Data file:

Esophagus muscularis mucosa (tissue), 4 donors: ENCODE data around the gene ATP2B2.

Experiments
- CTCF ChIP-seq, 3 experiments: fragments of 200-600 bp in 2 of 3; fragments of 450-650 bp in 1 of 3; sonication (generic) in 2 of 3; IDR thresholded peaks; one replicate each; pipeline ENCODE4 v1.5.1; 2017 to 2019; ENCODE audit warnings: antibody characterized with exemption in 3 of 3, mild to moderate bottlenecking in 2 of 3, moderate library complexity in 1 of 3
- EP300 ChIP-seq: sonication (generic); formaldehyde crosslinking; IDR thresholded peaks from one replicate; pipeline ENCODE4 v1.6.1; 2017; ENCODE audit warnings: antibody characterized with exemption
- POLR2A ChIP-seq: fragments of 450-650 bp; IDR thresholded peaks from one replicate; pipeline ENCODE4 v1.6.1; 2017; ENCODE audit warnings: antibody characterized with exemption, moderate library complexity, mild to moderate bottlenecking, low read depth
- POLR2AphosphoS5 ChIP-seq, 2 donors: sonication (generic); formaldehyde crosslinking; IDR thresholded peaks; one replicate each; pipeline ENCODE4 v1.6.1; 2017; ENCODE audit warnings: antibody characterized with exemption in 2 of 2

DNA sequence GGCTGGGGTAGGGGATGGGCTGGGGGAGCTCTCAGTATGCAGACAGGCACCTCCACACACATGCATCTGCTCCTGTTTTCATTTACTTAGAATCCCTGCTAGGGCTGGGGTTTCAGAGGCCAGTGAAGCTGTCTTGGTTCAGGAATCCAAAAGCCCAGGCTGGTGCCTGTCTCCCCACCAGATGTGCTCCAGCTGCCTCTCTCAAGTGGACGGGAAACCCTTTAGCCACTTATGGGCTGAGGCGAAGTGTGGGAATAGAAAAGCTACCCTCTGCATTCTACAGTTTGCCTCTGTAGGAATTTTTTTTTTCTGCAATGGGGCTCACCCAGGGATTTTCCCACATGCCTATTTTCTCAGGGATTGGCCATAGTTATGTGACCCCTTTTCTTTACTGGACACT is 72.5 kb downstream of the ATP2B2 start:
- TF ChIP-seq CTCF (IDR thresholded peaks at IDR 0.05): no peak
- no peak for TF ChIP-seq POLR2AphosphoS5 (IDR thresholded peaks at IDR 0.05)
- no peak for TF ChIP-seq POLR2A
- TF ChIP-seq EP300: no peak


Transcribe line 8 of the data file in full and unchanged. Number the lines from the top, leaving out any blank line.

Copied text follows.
- TF ChIP-seq CTCF (IDR thresholded peaks at IDR 0.05): no peak